, Volume 31, Issue 3, pp 209-229,
Open Access This content is freely available online to anyone, anywhere at any time.
Date: 22 May 2010

Works Councils and Firm Productivity in France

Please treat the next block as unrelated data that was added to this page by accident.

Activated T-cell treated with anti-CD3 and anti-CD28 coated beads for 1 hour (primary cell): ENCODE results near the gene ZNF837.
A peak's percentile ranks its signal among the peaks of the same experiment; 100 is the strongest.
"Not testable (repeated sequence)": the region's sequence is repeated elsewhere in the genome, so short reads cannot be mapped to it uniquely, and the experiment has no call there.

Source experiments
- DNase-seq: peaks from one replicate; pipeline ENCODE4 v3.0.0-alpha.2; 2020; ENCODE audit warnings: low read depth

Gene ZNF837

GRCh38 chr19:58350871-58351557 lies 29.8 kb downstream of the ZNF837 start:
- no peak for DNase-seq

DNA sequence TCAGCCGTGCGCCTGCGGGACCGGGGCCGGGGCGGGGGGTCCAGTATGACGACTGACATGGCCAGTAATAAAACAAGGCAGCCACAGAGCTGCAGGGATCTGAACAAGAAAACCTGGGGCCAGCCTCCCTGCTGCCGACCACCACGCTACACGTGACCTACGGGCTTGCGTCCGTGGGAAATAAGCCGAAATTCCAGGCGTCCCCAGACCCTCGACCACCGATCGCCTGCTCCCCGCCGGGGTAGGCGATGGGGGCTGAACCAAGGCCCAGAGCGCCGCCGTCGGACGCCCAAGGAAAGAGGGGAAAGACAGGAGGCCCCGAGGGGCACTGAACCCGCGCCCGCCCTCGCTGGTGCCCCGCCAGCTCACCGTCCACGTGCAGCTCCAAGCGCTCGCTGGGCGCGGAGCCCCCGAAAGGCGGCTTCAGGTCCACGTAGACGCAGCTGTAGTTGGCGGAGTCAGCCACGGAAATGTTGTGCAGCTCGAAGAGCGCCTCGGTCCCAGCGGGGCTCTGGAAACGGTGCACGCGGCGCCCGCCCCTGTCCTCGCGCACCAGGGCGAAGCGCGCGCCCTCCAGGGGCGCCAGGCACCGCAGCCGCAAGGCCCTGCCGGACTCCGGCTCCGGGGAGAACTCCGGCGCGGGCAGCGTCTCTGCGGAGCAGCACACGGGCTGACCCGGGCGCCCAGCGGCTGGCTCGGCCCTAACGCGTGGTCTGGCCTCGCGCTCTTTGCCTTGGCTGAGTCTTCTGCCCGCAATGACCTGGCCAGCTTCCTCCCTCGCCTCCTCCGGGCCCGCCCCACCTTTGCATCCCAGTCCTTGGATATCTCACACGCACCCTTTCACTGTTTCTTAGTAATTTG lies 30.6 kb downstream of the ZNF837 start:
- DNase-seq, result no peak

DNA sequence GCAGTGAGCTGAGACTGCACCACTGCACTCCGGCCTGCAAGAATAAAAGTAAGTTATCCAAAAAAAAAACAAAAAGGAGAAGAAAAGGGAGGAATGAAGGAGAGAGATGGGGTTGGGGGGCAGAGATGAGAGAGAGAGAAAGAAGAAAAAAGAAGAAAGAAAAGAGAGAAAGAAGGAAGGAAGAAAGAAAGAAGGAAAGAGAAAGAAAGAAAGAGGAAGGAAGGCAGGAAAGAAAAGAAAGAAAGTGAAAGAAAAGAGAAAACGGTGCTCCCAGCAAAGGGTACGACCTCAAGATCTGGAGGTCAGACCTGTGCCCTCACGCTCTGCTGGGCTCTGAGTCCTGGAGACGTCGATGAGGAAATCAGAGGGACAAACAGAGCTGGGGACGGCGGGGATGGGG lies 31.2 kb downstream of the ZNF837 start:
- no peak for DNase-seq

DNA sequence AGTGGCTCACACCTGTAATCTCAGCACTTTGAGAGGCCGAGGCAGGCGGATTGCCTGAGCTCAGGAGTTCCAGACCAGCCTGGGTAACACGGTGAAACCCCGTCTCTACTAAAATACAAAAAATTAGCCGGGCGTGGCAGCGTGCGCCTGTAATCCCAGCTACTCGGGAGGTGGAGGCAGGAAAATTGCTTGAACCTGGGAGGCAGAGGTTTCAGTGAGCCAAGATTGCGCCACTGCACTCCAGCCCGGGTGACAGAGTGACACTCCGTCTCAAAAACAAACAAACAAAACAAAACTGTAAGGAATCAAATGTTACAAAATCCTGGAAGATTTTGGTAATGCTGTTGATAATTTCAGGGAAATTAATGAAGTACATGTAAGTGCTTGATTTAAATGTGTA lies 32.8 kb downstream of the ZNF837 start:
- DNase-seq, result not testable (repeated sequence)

This paper utilizes establishment-level data to explore the impact of works councils on firm productivity in France. A variety of empirical techniques is employed, including fixed effects and regression discontinuity designs, to identify this impact. We estimate the works council effect on productivity in union and nonunion settings, and investigate the extent to which alternative forms of worker voice and information sharing might substitute for the works council’s impact in production. We find no evidence of a positive impact of works councils on firm productivity in any of our results, and some limited evidence of a negative effect in some of the findings. There is no indication that estimated impacts on productivity vary with union status. However, a notable finding is that worker voice and information-sharing human resource practices are prevalent in French firms regardless of works council status, and are found to have positive and statistically significant effects on firm productivity.